Figure 9.
 
Scatterplots showing the relationship between mean CS and mean distance between consecutive fixations in the search task, for each set size and eccentricity. The computed Spearman correlation coefficient (\(\rho\)) and associated p-value are shown at the top of each panel.
Figure 9.
 
Scatterplots showing the relationship between mean CS and mean distance between consecutive fixations in the search task, for each set size and eccentricity. The computed Spearman correlation coefficient (\(\rho\)) and associated p-value are shown at the top of each panel.
Figure 10.
 
Scatterplots showing the relationship between mean CS and mean fixation duration in the search task, for each set size and eccentricity. The computed Spearman correlation coefficient (\(\rho\)) and associated p-value are shown at the top of each panel.
Figure 10.
 
Scatterplots showing the relationship between mean CS and mean fixation duration in the search task, for each set size and eccentricity. The computed Spearman correlation coefficient (\(\rho\)) and associated p-value are shown at the top of each panel.
Discussion
Theories of visual search differ with respect to the importance they attribute to central, cognitive versus more peripheral, sensory limitations in explaining search efficiency. Here, leveraging individual differences, we investigated if a major limitation on peripheral vision, crowding, predicts visual search performance. Crowding impairs the discriminability of the object features when surrounded by clutter, and we quantified it by determining the CS between the target object and the flanking objects. We found the CS to vary across individuals, between 0.23 and 0.67, with an average of 0.37, which is not far from the 0.5 proposed by Bouma (1970), with any differences potentially caused by different stimulus properties (Pelli et al., 2007; Rosen et al., 2014; Scolari et al., 2007). However, we did not find the CS to be entirely constant across eccentricity, as the middle eccentricity unexpectedly yielded lower CS values than the inner and outer eccentricities. We believe that this might be an attentional effect, where observers center their attention on the middle of the eccentricity distribution (Eriksen & James, 1986; Juola et al., 1991; Linnell & Humphreys, 2004; Müller & Hübner, 2002), and future investigations might shed more light on this. Important for the present study, the fact that the CS varied across individuals is consistent with earlier findings on individual differences in crowding (Frömer et al., 2015; He & Fang, 2019), and enabled us to link performance to visual search.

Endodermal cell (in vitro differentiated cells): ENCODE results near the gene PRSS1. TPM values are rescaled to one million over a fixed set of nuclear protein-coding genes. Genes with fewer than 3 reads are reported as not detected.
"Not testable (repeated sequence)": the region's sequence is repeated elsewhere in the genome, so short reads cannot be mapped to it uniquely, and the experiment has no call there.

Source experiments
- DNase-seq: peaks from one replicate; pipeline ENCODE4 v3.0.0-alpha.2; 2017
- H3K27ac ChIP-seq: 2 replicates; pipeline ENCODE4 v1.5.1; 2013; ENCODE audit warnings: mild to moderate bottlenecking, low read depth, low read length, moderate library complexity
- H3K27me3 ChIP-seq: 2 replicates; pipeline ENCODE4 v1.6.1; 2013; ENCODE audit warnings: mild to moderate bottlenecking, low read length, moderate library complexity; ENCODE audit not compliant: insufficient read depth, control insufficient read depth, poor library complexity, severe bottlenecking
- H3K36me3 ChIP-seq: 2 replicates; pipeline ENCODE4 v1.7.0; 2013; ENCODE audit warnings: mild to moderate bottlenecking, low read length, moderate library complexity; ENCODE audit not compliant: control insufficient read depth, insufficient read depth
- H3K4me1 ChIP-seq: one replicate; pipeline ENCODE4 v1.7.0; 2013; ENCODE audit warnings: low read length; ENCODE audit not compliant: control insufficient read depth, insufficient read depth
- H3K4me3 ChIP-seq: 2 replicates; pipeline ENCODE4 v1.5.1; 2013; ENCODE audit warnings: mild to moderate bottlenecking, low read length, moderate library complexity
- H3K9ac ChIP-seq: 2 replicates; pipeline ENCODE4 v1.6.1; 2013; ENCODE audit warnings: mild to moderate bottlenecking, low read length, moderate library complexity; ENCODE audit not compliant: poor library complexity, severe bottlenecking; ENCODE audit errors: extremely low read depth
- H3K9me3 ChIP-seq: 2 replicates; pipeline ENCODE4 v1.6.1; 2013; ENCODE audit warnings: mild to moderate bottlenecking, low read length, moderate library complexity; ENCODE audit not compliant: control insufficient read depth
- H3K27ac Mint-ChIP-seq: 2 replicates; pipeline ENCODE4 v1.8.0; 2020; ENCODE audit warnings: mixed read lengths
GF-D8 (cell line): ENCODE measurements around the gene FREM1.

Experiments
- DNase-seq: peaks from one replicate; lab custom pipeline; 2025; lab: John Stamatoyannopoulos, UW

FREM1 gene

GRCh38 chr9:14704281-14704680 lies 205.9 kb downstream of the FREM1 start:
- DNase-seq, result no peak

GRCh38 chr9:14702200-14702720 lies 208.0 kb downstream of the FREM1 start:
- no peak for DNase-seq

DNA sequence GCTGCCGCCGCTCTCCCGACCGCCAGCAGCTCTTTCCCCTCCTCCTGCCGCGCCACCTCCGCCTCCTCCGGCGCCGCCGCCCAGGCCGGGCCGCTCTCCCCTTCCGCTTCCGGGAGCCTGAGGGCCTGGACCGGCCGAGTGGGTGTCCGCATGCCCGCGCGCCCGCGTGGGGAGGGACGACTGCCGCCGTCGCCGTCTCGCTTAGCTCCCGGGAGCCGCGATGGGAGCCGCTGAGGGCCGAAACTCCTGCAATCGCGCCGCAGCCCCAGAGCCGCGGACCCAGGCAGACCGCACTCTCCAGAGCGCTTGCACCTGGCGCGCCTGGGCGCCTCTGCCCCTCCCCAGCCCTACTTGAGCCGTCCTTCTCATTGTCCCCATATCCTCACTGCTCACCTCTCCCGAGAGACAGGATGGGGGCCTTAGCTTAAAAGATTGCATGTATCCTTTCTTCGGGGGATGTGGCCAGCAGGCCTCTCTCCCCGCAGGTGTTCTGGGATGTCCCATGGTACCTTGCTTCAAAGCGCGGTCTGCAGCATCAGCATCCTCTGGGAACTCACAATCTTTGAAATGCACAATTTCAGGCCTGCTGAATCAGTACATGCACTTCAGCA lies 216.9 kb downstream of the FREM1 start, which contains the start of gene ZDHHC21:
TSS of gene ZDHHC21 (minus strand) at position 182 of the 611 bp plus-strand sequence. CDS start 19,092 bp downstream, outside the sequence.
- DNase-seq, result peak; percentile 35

The visual search task revealed effects of both eccentricity and set size on manual RTs and accuracy, as well as number of eye movements. Previous studies have shown similar eccentricity effects (Carrasco et al., 1995; Scialfa & Joffe, 1998), which could be the outcome of decreased resolution (Carrasco & Frieder, 1997; Carrasco et al., 1998; Motter & Simoni, 2007) or a by-product of a central bias in the allocation of attention (Wolfe et al., 1998). We point out that while these earlier studies show that targets are more difficult to find the larger the eccentricity, they did not test whether differences in peripheral vision (other than eccentricity per se) are a determinant of visual search performance—which was the goal of the current study. Note that here, in our study, the eccentricity was defined relative to the initial central fixation and would thus change with subsequent eye movements, but averaged across fixations this would still result in an eccentricity difference. Also note that while set size effects were reliable, they were small, with average RT/set size slopes ranging from around 6 ms/item for the nearest target eccentricity to around 23 ms/item for the furthest, suggesting that a considerable part of search may have been parallel in nature (Treisman & Gelade, 1980). We point out that such parallel search reduces the opportunity to find evidence for the core predictions of FVF theory, namely, a direct relationship between search RTs and eye movements, and a relationship between peripheral perception (specifically crowding here) and search. We therefore believe that the fact that we nevertheless find substantial evidence for such relationships (as we will discuss next) is testimony to the power of our approach.